Yahoo Weather

You are here

Trip to state band contest is ‘a legacy for Van Alstyne’

NATE STRAUCH/HERALD DEMOCRAT Drum Major Becca Bouley leads the Van Alstyne High School Marching Band in practice Wednesday afternoon. Van Alstyne qualified for the state competition for the first time in its history this year.Buy Photo
NATE STRAUCH/HERALD DEMOCRAT Drum Major Becca Bouley leads the Van Alstyne High School Marching Band in practice Wednesday afternoon. Van Alstyne qualified for the state competition for the first time in its history this year.
COURTESY PHOTO Members of the Van Alstyne marching band perform on their home field at a recent event. Van Alstyne qualified for the state competition for the first time in its history this year.
COURTESY PHOTO Members of the Van Alstyne marching band perform on their home field at a recent event. Van Alstyne qualified for the state competition for the first time in its history this year.
COURTESY PHOTO Members of the Van Alstyne marching band rest in the stands after performing at a recent event. Van Alstyne qualified for the state competition for the first time in its history this year.
COURTESY PHOTO Members of the Van Alstyne marching band rest in the stands after performing at a recent event. Van Alstyne qualified for the state competition for the first time in its history this year.
COURTESY PHOTO Members of the Van Alstyne marching band perform on their home field at a recent event. Van Alstyne qualified for the state competition for the first time in its history this year.
COURTESY PHOTO Members of the Van Alstyne marching band perform on their home field at a recent event. Van Alstyne qualified for the state competition for the first time in its history this year.

VAN ALSTYNE — For Van Alstyne’s senior drum major Becca Bouley, there were countless hours spent over the last four years practicing and rehearsing — a high school career full of early mornings and late nights. And yet each year ended with the same result: an early ticket home from the district marching band competition.

“Before, we didn’t really understand the importance of making it to state. It had never been pushed on us before,” said Bouley. “But if we hadn’t qualified this year, I definitely would have felt like we didn’t complete our goals. We have achieved a lot. If we wouldn’t have made it I would have still been proud of all the work that we put in, but it would have felt like something was missing.”

That “something,” a state-qualifying marching band, has been missing from Van Alstyne for, well, ever. In fact, the school of 414 has only advanced past the district level once, qualifying for the area competition 14 years ago. So to say the students were excited upon learning they’d be competing against other 2A schools in the Alamodome next week, might be an understatement.

“There was a lot of screaming, a lot of crying,” said Band Director Tim Fulton.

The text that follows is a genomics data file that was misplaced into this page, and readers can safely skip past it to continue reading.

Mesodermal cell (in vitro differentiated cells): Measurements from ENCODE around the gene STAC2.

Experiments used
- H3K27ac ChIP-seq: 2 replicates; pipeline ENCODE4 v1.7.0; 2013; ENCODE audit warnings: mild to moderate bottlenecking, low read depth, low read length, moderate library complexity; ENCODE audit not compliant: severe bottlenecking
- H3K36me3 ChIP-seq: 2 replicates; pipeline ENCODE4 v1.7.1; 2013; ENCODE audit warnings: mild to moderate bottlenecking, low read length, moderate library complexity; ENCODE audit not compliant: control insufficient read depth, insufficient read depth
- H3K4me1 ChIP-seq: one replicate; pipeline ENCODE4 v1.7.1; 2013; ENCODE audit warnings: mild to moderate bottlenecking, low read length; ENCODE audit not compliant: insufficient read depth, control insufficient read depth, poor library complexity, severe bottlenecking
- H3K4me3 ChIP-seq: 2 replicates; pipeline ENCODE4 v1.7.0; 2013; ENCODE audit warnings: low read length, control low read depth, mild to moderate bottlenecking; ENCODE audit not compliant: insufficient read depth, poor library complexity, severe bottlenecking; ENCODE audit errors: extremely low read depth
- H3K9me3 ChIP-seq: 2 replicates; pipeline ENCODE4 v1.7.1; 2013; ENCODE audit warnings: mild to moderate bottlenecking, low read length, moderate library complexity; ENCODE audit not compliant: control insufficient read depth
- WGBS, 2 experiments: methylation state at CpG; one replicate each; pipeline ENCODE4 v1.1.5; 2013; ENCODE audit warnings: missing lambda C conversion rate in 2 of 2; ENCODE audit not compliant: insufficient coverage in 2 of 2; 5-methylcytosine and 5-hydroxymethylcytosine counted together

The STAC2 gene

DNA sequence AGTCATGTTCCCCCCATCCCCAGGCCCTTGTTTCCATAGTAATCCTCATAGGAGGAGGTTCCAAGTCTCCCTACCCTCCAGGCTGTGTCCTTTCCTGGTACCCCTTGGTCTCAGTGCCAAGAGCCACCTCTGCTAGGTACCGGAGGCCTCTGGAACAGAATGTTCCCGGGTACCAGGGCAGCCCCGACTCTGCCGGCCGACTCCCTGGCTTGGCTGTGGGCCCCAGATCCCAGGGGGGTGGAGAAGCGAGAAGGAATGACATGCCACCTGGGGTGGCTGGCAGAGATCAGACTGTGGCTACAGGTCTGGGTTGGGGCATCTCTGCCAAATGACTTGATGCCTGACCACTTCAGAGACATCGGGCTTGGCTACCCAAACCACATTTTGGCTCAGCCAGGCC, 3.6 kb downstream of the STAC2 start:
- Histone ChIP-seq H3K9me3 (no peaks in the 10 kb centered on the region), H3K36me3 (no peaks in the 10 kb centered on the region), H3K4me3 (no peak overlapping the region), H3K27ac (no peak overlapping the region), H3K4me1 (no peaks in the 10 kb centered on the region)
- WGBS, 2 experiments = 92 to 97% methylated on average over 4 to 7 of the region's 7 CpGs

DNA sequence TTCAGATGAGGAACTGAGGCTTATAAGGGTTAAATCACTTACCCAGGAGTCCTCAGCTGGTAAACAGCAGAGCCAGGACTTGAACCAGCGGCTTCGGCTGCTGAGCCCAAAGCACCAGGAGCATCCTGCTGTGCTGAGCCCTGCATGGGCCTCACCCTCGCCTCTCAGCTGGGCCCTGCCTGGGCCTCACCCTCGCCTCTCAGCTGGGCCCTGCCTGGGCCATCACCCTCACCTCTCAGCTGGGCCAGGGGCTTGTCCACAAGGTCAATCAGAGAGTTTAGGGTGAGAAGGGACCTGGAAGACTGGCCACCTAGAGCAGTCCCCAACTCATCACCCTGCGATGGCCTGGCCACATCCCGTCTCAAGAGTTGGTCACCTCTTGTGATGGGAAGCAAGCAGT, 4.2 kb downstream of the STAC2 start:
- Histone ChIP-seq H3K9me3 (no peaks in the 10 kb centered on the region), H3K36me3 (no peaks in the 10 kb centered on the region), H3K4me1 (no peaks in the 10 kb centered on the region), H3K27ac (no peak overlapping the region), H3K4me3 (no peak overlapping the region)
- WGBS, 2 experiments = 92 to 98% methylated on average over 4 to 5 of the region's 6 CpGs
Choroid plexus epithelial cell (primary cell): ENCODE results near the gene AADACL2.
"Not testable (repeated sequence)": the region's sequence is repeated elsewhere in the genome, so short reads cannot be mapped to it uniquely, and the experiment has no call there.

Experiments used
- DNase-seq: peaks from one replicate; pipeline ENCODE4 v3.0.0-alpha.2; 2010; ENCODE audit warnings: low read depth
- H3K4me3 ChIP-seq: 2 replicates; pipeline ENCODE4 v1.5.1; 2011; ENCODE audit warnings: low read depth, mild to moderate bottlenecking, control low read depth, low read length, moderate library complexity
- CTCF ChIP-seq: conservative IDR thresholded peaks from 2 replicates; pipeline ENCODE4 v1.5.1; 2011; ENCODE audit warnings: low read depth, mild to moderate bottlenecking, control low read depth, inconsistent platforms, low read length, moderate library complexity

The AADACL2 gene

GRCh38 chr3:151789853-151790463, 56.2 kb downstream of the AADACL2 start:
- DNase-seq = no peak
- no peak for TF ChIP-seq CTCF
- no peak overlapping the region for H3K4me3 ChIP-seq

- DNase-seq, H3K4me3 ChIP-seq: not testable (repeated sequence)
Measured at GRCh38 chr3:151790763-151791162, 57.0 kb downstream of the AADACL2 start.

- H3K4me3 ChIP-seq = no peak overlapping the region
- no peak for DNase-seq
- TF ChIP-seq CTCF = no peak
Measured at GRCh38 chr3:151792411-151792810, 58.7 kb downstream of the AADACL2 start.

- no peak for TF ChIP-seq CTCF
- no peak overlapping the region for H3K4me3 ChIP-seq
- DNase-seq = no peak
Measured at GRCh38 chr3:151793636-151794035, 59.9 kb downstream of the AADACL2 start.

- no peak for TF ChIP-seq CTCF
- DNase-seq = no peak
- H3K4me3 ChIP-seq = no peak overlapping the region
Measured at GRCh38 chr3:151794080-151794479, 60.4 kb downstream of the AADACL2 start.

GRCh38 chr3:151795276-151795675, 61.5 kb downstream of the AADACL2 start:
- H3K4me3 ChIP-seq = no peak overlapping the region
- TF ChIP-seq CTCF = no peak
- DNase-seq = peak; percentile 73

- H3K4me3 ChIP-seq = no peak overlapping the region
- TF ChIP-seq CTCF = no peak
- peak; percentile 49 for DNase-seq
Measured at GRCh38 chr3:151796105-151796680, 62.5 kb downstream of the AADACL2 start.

“And that was just him!” added his assistant, Sydney Cooper, with a wink and a laugh. Putting a legacy of limited success in the rearview mirror has a tendency to create that kind of levity.

“It’s hard to be ‘kinda good’ for a long time and not really ever get there,” said Cooper. “There have been talented kids here for a long time, they just needed someone to do something with them. They just needed the extra push.”

That push is something with which Fulton is very familiar. During his high school career two decades ago, just up the road in Howe, he marched in two state-champion bands. When he took the job in Van Alstyne two years ago, he immediately went about instilling the same set of expectations he learned as part of the Howe program, which this year qualified for state a 12th time. Whitesboro and Sherman high schools are also headed to state this year.

“We worked on drive, commitment, discipline, the will and the want — just making them believe in themselves,” said Fulton. “Us being able to compete with other bands like Howe, that always goes (to state), that’s a pretty big deal. At first, they had a hard time believing that they could do it.”

Bouley, the drum major, said once those values became ingrained, the rest took care of itself.

“The difference this year is that it is the first time the whole band has wanted this opportunity,” she said. “Last year wasn’t a state year but it was a building year, and then, this year, we all knew we wanted to be like the bands in our area that go to state. It’ll be even better when we make finals and take home the first place championship.”

That hard-won confidence is vital, said Fulton, but he’s taking extra steps to ensure the group is as prepared as possible. The band will take advantage of a favor called in by a parent who’s a Baylor alumnus, and practice at the college stadium in Waco on Sunday. Fulton explained that he hopes a dry run in a large stadium will help calm some nerves.

Senior Amanda Atchison, who serves as captain of the color guard, said she hopes their accomplishments this year will serve as a building block for future classes.

“Not only is (making state) a really big personal accomplishment, it’s a legacy for Van Alstyne,” she said. “I think since we have a lot of freshman seeing how well we can do, they can do the same thing as they progress over high school. We’re making history for our band and our town.”

Atchison crossed her arms nervously as she spoke, shooting an annoyed look at Fulton for volunteering her for the third degree. Asked to reflect on whether the band’s accomplishments are a validation of all those practices over her high school career, she paused, and then seemed to sum up the feelings of the band, and, perhaps, for the rest of the town as well.

“I mean, I’m super stoked we’re going!”